Walt says, “It’s the off-season.” The “off-season” is when a sport is not being played. For example, baseball is played between, say, April and October. That means that November, December, January, February, the first part of March, that’s the off-season. That’s when there isn't any professional baseball games or there aren't any professional baseball games. That’s the off-season. Walt says, “It's the off-season, so I can understand him wanting to blow off some steam.” The expression “to blow off some steam” (steam) means to release negative emotions or extra energy or stress in some way. Let's say you come home from work and you had a bad day, a very stressful day, so you decide to go for a run. You're going to jog around your neighborhood in order to relax, to blow off some steam. That’s the idea.

Walt says, “Doesn’t he, Ron, realize that what he’s doing to his image and reputation?” Walt is asking why Ron is doing these crazy things like getting involved in a fight outside of a bar and then getting arrested or taken by the police. He asked whether Ron realizes what all of this is doing to his image. Your “image” (image) is the way other people look at you. It's the way other people see you. Reputation is very closely related to that. That’s what other people think about you. Your reputation is what other people think. You may have a reputation for being a funny person. That means other people, when they think of you, think, “Oh yeah, he’s funny.” We want to have a good reputation, of course, and not a bad reputation, but Ron is getting a bad reputation by doing all of these stupid things. But sometimes professional athletes do stupid things.

Connie says, “They call him the bad boy of basketball for nothing.” This phrase “they don’t call someone something for nothing” is used to emphasize that someone has earned or deserves the image and reputation that they have. So, for example, someone may be a very good singer and they stand up and they sing a wonderful song, and you say to your friend, “They don’t call him the best singer in the world for nothing,” meaning there's a reason why people think he’s a good singer and he just demonstrated it. So, when somebody does something that shows that whatever their image or reputation is, is true, that is when we would use this expression. So, Ron is known, he has the reputation, for being the bad boy of basketball. Basketball of course is the sport. To be a “bad boy” means to be a boy or a man who’s actions are often breaking the rules, somebody who doesn’t care what other people think of him, somebody who does things that are wrong or that are bad.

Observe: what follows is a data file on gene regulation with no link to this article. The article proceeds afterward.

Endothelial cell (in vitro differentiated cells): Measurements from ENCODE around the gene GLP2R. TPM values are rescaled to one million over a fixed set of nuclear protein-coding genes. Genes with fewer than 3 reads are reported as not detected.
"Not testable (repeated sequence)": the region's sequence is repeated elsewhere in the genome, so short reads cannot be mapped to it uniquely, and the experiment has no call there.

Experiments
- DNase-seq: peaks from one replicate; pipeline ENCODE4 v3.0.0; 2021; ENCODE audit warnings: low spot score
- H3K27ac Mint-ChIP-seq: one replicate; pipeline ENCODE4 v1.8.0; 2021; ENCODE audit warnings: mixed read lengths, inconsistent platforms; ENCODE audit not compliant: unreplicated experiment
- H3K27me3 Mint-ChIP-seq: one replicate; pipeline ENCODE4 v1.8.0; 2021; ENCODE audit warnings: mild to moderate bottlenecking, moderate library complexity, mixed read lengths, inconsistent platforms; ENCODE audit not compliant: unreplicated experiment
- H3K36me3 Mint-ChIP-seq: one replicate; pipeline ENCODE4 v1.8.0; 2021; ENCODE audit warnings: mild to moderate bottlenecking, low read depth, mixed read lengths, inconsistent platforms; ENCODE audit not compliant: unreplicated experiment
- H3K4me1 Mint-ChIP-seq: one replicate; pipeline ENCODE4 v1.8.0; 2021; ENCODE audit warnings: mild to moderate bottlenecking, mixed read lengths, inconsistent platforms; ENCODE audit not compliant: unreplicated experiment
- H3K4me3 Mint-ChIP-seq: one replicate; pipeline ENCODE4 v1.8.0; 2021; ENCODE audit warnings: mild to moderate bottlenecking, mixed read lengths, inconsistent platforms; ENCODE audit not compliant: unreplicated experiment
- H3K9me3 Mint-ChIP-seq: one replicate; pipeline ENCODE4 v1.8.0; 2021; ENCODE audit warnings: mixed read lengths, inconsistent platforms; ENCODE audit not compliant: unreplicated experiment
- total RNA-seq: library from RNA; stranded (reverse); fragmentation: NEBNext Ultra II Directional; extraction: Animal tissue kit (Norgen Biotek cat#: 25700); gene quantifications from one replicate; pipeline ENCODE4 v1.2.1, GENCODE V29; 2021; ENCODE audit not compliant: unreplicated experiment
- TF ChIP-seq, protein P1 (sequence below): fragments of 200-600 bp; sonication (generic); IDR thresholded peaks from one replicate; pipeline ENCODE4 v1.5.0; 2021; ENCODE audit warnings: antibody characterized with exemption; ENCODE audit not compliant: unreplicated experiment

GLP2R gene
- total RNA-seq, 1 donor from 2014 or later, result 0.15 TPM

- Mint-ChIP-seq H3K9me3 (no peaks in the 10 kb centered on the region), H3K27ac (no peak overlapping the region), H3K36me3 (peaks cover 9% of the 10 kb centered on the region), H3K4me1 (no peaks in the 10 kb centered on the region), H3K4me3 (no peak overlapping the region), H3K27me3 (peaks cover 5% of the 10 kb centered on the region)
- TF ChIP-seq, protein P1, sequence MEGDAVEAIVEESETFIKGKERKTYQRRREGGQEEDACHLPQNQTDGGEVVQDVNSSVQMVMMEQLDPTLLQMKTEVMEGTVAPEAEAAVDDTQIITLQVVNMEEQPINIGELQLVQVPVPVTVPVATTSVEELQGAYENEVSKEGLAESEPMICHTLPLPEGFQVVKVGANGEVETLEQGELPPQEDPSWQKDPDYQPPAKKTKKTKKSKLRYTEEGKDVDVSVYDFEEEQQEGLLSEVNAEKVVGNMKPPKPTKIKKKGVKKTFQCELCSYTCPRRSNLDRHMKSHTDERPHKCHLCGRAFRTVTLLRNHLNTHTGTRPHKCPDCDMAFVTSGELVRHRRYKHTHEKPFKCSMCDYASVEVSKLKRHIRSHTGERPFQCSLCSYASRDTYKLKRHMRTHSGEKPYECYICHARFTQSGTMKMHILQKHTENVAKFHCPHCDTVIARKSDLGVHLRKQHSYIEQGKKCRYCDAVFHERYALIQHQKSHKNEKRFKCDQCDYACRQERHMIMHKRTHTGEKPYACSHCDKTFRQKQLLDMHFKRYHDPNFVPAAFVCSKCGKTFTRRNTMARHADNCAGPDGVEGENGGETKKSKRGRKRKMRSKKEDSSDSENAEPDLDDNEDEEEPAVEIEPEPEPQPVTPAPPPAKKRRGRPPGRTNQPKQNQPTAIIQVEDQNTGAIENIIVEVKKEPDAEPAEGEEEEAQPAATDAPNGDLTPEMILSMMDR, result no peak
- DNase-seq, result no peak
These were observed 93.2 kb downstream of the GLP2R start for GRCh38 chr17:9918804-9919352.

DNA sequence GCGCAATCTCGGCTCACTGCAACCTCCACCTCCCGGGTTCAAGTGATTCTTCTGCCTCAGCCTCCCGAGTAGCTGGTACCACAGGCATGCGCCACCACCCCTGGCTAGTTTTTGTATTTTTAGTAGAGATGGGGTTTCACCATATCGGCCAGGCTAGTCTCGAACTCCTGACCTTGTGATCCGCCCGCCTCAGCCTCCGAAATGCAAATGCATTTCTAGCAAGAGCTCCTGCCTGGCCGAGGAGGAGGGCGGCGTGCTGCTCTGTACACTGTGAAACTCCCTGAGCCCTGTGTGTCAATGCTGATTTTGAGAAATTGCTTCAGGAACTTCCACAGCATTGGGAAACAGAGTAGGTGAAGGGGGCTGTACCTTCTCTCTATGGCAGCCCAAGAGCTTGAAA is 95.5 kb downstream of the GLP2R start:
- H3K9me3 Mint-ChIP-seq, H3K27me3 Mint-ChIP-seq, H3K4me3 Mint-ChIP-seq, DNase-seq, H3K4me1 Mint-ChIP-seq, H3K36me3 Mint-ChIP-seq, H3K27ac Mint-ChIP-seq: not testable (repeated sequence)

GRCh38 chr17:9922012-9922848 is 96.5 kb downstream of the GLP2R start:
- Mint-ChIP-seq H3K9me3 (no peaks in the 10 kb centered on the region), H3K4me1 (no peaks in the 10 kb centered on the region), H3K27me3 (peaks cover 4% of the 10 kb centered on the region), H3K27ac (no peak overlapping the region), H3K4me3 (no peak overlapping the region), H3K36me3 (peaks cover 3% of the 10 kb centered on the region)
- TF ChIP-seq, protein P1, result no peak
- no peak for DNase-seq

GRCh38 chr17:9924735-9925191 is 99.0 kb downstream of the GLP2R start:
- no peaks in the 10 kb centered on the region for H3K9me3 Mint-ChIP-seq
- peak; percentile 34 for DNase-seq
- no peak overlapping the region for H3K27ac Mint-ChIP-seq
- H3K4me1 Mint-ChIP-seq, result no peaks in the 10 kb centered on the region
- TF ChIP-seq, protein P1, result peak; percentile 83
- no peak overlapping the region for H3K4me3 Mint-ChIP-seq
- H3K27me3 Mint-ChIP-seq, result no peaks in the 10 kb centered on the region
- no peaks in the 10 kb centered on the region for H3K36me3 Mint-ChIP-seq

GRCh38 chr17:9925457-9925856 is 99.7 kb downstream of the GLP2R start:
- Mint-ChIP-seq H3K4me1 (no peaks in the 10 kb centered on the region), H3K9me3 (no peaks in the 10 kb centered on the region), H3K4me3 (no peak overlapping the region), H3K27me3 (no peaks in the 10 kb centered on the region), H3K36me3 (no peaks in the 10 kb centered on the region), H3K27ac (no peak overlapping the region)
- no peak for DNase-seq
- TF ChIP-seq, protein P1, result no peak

Connie says, “I guess it's our job to do some damage control.” “Damage” is when you hurt something. “Damage control” is when there's a problem or a negative situation and somebody tries to make it so that it isn't as bad as it might be, someone who tries to stop the problem from getting any bigger or any worse. So, let's say we have a famous singer or a famous actor and they have a drug problem or they get arrested for doing something bad, something wrong, their agents, their representatives will try to do some damage control. They’ll try to talk to the newspapers and magazines and say, “Well, he was having a bad day” or he’s really sorry about what happened. That’s damage control. That’s trying to protect and save this person’s reputation from getting any worse.